Sometimes, we’ll go back and look at our pile of mail, here at the National Rock Review compound. Boy did we miss this one.

We’re normally better than this on reviews. We whiffed on It’s Time To Get Weird since our talking to Michael not all that long ago. It was released Oct 30, 2015, on Bloody Bat Records. For those that don’t remember, the guys from Long Beach, CA are Michael Del Pizzo (vocals), Jaboo (guitar), Jamie Teissere (guitar), Leighton “Lats” Kearns (bass), Jimmy Schultz (drums). The band is about to be very busy going out on the road with the likes of ‪Avatar‬, ‪Wilson‬, ‪Hellyeah, ‪Escape The Fate‬, ‪In This Moment, ‪Shamans Harvest‬, and Nonpoint.



Track Listing for It’s Time To Get Weird

01. Inhuman Lung
02. Dance With Death
03. It’s Time to Get Weird (featuring Jonathan Davis)
04. Just a Little Kiss
05. You’re Dead to Me
06. Nothing
07. My Mother Mortis
08. I’ll Burn It
09. The Rain
10. Interlude
11. Through the Blackest Eyes
12. Anthem of the Seeds
13. Outtro


Even though this is only their sophomore effort, it is a fantastic release from start to finish. It has all the elements you want on a CD you’ll play on repeat for hours on end. The only drawback is waiting the first time for it to repeat before the ghosts scare you into staying awake for a few more minutes there at the end.

There is quite a range of styles on this record. Track six is “Nothing.” It is the soul of a power ballad in the Sunflower Dead face paint. It showcases Michael’s voice highlighting its purity without screaming, and without effects.

“Dance With Death” has a very Mushroomhead/Slipknot feel to it but with the evil seeds spin to it. The guitar work between Jaboo and Jamie on this song, and all of the album really, is smooth like a bottle of The Classic Cask Rare Scotch Whisky Single Batch 40. And much like the need of something to put the taste buds over the edge into ecstasy, Lats adds just enough of that funky-ness of his bass play to the batch that won’t disappoint your musical palate.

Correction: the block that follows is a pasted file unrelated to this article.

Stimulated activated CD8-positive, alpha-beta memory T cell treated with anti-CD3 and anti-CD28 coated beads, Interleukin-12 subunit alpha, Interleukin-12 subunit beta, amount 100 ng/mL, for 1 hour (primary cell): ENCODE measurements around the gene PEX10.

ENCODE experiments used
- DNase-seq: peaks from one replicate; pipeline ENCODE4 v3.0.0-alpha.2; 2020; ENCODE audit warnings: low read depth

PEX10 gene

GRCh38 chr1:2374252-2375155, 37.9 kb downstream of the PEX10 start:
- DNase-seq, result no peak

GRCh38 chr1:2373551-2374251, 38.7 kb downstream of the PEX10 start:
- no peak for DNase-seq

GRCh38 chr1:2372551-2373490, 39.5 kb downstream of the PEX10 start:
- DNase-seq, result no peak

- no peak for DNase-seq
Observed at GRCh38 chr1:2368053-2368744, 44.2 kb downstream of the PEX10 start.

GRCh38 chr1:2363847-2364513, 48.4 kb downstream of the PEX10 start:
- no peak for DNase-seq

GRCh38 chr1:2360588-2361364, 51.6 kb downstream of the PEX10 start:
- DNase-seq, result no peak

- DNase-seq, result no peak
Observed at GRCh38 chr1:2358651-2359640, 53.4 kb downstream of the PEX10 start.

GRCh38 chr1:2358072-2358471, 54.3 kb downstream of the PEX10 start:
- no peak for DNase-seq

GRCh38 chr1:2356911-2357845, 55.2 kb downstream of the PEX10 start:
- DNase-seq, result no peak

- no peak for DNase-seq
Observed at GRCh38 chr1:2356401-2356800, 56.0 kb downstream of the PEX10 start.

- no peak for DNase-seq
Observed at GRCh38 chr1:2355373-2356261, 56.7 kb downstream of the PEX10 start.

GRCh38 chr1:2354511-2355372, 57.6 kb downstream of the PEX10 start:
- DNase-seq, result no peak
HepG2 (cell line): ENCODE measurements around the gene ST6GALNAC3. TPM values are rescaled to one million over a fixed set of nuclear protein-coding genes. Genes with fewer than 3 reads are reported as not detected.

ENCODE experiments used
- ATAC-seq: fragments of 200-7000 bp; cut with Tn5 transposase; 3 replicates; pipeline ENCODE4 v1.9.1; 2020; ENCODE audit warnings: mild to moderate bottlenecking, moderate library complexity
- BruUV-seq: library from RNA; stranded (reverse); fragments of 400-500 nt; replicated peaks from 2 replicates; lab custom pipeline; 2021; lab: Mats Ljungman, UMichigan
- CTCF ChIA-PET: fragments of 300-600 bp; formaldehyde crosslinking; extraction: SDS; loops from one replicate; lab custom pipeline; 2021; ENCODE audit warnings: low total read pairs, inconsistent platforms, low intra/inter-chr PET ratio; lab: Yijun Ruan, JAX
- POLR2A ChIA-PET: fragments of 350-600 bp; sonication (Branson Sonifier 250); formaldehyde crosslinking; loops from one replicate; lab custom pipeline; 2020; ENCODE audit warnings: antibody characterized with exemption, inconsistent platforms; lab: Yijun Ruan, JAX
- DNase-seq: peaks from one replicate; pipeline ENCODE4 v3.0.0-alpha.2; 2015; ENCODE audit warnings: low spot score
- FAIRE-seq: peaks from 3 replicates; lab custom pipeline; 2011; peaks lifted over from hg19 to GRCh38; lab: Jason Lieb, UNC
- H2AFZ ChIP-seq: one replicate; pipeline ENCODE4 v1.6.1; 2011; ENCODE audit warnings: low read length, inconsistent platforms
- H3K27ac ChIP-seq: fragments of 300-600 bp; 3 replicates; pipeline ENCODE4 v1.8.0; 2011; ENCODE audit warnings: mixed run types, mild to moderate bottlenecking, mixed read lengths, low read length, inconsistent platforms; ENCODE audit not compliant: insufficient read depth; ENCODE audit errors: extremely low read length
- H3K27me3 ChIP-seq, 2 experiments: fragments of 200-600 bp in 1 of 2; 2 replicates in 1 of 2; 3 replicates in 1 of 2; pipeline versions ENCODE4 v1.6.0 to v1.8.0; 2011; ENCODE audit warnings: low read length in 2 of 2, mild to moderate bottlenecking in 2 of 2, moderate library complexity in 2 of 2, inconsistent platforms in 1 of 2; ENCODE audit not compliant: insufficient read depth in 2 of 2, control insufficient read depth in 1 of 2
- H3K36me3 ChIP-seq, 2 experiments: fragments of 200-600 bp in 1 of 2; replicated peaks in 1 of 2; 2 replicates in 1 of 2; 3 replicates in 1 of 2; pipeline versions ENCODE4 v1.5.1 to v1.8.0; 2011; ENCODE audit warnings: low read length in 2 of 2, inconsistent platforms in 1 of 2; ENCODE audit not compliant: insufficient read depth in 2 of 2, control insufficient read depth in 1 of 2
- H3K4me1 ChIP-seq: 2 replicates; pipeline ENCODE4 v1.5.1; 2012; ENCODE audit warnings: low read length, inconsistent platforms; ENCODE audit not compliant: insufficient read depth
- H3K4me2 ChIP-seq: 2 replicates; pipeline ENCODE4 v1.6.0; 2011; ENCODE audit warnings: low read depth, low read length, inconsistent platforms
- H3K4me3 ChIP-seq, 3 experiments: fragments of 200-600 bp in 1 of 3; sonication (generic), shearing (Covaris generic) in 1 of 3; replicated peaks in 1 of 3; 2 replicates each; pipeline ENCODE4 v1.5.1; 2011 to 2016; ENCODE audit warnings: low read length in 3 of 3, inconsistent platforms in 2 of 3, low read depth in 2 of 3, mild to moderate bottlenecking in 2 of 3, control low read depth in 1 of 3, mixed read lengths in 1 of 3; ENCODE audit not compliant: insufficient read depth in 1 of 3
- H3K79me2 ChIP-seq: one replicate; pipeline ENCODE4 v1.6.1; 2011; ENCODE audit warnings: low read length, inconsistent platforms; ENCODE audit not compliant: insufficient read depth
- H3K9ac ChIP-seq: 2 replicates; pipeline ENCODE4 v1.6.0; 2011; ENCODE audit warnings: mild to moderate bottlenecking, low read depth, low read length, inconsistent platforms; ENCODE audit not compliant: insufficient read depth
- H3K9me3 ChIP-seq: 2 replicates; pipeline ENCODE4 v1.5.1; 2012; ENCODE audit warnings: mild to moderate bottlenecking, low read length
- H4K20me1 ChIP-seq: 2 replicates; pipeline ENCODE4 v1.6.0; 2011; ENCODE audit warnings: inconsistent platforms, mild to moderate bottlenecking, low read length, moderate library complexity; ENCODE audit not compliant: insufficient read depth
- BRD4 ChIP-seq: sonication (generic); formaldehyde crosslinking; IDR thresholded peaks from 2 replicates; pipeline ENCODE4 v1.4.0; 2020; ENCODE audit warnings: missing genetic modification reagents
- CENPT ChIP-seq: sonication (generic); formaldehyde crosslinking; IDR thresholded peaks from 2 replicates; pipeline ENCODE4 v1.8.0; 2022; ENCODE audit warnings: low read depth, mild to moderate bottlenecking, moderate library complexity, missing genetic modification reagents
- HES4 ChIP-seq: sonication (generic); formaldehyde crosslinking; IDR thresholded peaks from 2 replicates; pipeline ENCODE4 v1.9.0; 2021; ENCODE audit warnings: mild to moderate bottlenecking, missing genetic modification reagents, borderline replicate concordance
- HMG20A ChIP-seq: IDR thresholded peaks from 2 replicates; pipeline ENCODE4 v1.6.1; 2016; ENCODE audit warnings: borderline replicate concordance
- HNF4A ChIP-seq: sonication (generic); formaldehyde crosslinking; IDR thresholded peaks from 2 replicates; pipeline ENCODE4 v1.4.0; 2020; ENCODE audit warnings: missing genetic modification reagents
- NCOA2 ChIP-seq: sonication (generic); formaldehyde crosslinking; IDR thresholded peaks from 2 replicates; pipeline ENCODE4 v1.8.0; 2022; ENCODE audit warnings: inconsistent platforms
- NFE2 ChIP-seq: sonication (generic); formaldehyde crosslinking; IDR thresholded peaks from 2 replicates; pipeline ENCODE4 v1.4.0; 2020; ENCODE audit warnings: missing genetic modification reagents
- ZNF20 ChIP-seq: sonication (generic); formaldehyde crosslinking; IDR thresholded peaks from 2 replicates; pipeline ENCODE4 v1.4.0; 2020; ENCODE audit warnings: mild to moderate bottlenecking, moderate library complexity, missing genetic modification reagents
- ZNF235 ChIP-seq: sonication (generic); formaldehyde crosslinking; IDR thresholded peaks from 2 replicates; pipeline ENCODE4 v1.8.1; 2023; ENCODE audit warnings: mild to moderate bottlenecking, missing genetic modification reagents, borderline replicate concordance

Jimmy does a wonderful job of his duties on “The Rain.” He allows the guys to play together in time and with a purpose. His strike patterns aren’t simply, but his delivery of them makes it seem so if you’re not focused singly on them. That bobbing of your head to the song is all his work. No one bleeds over anyone else instrumentally and his ability shouldn’t be overlooked by all of the talent in front of him on stage.

If you haven’t grabbed this album, take a listen to the video above. If you dig the single, go get the album and don’t be a cheapskate. Spend a few duckets and let the guys know you dig the music. Follow the links below to get the digital copy. Then head over to our Facebook or Twitter and let us know what you thought about it.

Sunflower Dead
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About The Author

After getting the photo bug in the far, past days of black and white film, Erich continued to develop his eye for photography which lead to stops in the sporting, art, wedding, and eventually concert music worlds. Now, doing more writing for National Rock Review, he has entered into the journey of getting to know the artists and the industry, not just the faces on the other side of the lens.